Is the Initial Mass Function (IMF) stochastic or depends on the initial conditions? One way to test this is to study the mass distributed in the extremely young stellar population of the Magellanic Clouds.


The N159 cloud in the Large Magellanic Cloud [ESA/Hubble & NASA]

 Our project (led by T. Bitsakis, UNAM) utilizes a wide multi-wavelength approach: data are available in broad bands from the UV to the radio frequencies from several instruments. I am involved in the development of the computational technique for the detection of young clusters, and in the estimation of their ages through Bayesian isochrone fitting. I contributed in creating this novel routine which automatically identifies star associations in a completely automated way — superseding previous studies which necessitated strong human intervention — and which yielded the arguably large sample of clusters in the Clouds.

“The distribution and ages of star clusters in the Small Magellanic Cloud: Constraints on the interaction history of the Magellanic Clouds”

Bitsakis T. et al. 2017

“A Novel Method to Automatically Detect and Measure the Ages of Star Clusters in Nearby Galaxies: Application to the Large Magellanic Cloud”

Bitsakis T., Bonfini P. et al. 2017, ApJ, 845, 56B


I focus on the Globular Clusters (GCs) populations of Elliptical galaxies (Es) in order to investigate their formation, and the evolution and dynamics of the host galaxy.  I am also interested in GCs as old stellar populations associated to point X-ray sources.

Globular ClusterNGC 6397 [NASA, ESA and H. Richer — University of British Columbia]

What are GCs? — GCs are compact groups of stars containing 104 to 106 objects. Due to their brightness, extragalactic GCs usually stand out very clearly over the host galaxy background, and they can be used as tracers of the galaxy’s dynamics well beyond the limit where the galaxy surface brightness fades below the background signal. GCs are also excellent labs to explore the host galaxy’s evolution. In fact, to a first approximation, they can be considered as isolated systems of old stars. Therefore, they reflect the metallicity of the host galaxy at the moment of their creation. In particular, is interesting to notice that GC populations of almost all Elliptical galaxies show a clear colour bimodality (explained by a metallicity difference), which addresses to different formation/evolution paths as related to the host galaxy’s history.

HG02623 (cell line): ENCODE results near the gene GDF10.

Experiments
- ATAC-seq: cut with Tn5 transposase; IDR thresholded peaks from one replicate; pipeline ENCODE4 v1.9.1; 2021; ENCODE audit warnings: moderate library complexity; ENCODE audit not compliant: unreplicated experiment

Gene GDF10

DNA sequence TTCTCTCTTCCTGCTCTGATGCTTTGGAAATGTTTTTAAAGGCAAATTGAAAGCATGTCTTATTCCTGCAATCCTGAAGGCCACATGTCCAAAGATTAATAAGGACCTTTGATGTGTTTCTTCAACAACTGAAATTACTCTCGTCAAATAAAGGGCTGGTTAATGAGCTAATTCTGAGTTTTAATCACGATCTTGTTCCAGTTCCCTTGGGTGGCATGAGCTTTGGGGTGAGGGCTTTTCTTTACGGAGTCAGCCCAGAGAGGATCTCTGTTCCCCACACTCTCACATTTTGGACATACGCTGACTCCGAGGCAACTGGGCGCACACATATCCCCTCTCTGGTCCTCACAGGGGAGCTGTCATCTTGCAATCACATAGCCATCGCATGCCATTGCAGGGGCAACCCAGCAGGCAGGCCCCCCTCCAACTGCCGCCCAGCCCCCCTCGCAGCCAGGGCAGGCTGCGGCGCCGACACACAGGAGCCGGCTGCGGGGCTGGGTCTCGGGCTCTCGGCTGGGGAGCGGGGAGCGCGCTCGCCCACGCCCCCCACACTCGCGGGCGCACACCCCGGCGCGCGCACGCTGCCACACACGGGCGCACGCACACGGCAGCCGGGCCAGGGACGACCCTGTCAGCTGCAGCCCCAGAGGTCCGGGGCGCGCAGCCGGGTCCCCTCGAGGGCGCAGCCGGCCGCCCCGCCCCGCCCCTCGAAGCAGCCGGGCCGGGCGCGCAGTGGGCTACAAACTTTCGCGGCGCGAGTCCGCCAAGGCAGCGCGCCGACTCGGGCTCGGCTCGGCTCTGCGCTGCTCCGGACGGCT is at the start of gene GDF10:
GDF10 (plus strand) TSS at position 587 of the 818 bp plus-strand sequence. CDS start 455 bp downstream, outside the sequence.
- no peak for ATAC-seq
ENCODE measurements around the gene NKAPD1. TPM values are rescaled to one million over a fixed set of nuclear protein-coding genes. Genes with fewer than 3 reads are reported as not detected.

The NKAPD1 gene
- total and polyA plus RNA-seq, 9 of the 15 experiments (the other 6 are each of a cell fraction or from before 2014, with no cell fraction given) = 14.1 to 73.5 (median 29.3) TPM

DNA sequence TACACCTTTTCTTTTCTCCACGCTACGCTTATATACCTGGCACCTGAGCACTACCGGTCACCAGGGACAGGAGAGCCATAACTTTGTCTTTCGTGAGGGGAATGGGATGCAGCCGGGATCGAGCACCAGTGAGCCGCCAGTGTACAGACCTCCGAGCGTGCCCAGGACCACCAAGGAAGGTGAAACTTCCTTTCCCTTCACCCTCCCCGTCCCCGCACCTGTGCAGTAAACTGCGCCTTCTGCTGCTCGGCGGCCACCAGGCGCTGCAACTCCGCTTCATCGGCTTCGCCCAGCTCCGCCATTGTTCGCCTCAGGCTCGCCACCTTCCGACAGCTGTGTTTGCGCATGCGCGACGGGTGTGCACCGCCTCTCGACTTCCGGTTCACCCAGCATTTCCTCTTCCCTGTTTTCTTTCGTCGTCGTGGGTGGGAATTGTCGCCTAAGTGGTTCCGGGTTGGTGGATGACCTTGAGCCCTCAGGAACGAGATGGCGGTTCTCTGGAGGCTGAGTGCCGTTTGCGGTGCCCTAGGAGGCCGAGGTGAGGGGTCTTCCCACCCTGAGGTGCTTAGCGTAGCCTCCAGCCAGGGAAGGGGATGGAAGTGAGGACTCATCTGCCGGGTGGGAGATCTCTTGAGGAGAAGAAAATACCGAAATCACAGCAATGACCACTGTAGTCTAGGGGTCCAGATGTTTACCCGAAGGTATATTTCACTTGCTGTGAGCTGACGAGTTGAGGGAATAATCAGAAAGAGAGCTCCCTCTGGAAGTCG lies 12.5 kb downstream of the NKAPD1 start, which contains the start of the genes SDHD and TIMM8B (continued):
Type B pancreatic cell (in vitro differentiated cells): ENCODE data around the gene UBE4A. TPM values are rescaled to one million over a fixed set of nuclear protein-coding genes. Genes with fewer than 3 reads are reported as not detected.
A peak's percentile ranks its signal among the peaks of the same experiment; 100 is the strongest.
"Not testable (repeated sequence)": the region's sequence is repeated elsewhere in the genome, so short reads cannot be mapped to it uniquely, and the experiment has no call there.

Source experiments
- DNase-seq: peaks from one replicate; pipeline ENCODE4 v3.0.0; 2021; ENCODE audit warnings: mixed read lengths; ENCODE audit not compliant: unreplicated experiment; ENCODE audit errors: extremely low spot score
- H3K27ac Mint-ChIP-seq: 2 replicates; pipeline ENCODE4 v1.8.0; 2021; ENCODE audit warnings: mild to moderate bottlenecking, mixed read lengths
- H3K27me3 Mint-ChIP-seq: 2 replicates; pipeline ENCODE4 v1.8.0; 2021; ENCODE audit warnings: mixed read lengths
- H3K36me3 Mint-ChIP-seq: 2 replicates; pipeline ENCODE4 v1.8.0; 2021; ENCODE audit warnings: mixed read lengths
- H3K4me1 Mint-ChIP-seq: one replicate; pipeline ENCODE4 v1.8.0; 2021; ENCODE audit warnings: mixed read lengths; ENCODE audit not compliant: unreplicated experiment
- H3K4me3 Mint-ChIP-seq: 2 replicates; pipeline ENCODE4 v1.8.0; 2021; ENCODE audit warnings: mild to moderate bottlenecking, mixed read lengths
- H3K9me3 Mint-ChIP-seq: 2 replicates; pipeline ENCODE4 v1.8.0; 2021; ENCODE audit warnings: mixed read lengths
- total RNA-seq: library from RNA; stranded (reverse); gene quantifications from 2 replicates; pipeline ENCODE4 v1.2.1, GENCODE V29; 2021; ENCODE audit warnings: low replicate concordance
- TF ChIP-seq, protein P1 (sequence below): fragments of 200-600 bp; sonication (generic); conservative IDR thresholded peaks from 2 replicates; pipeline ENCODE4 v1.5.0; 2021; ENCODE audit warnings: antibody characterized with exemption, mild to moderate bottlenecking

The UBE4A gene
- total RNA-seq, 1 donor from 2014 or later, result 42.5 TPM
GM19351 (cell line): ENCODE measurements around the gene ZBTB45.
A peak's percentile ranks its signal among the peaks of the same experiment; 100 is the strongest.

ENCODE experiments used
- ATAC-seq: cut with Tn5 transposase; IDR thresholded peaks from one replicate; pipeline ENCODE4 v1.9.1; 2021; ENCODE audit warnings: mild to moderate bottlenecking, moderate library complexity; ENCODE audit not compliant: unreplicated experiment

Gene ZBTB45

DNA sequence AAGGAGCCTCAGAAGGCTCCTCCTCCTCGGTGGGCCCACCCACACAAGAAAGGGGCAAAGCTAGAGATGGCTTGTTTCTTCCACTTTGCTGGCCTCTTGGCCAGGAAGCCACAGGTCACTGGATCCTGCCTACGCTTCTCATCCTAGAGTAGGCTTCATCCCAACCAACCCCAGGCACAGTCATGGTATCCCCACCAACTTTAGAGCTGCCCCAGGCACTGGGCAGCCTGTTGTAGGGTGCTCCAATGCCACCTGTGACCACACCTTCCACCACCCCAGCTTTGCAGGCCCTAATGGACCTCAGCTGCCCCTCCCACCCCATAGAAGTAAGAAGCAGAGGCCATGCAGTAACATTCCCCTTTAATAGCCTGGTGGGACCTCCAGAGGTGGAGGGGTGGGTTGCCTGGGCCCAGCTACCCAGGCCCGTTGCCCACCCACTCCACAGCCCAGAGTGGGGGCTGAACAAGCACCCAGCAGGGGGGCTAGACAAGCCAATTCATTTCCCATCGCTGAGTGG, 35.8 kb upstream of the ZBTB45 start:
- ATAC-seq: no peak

Which are the X-ray sources in GCs? —  The X-ray point-source population of elliptical galaxies consists of Low Mass X-ray Binaries (LMXBs) associated with old stellar population. In particular, a large fraction of these LMXBs has GCs counterparts (∼50% for E to ∼70% for cD). LMXBs are associated preferentially to red (metal richer) GCs. On the other hand, roughly 4-5% of the GCs in a galaxy host a LMXB (see Fabbiano 2006, and references therein). Whether GCs are the sole birthplaces of LMXBs (e.g. White, Sarazin, & Kulkarni 2002), or field LMXBs form independently in situ (e.g. Kundu, Maccarone, & Zepf 2007, and references therein), is an old debate.

The first hypothesis is strongly supported by the higher stellar densities in the GCs (which enhance the probability of forming close binaries; e.g. Clark 1975; Fabian, Pringle, & Rees 1975) but requires the existence of an efficient escape mechanism that accounts for the LMXB in the field (possibly supernova kicks or cluster evaporation). The second hypothesis implies that the radial profiles of GC LMXBs and field LMXBs resemble the radial profiles of GC and galaxy light, respectively. As a consequence, the GC LMXBs radial distribution is expected to extend further than that of field LMXBs and flatten faster at small galactic radii. Such behaviour has not been observed so far.

I investigated the case of the elliptical galaxy NGC 4261, which exhibits a peculiar asymmetric 2D distribution of its GC population — despite its overall uniform starlight — and suggested that the origin of the asymmetry could be related to a past (dry) merger or interaction event (e.g. fly-by encounter).

 We found that approximately half of the LMXBs have GC counterparts (preferably red and bright GCs), in agreement with previous studies. However, the low number statistics did not allow to conclusively favor either of the LMXB formation scenarios.

“Studying the asymmetry of the GC population of NGC 4261”

Bonfini P. et al., 2012, MNRAS, 421, 2872

“The Two-dimensional Projected Spatial Distribution of Globular Clusters. I. Method and application to NGC 4261”

 D’Abrusco, R. et al., 2013, ApJ, 773, 87


Other than the formation and evolution of Low Mass X-ray Binaries (LMXBs) in Globular Cluster environments, my research on X-ray binaries (XRBs) is also oriented to the identification and spectral classification of possible optical counterparts of High Mass X-ray Binaries (HMXBs).

I contributed to the identification and spectral classification of the X-ray sources detected in the XMM-Newton major-axis survey of M 31 (Pietsch et al. 2005).

“Spectroscopy of the bright optical counterparts of X-ray sources in the direction of M 31”

Bonfini P. et al 2009, A&A, 507, 705

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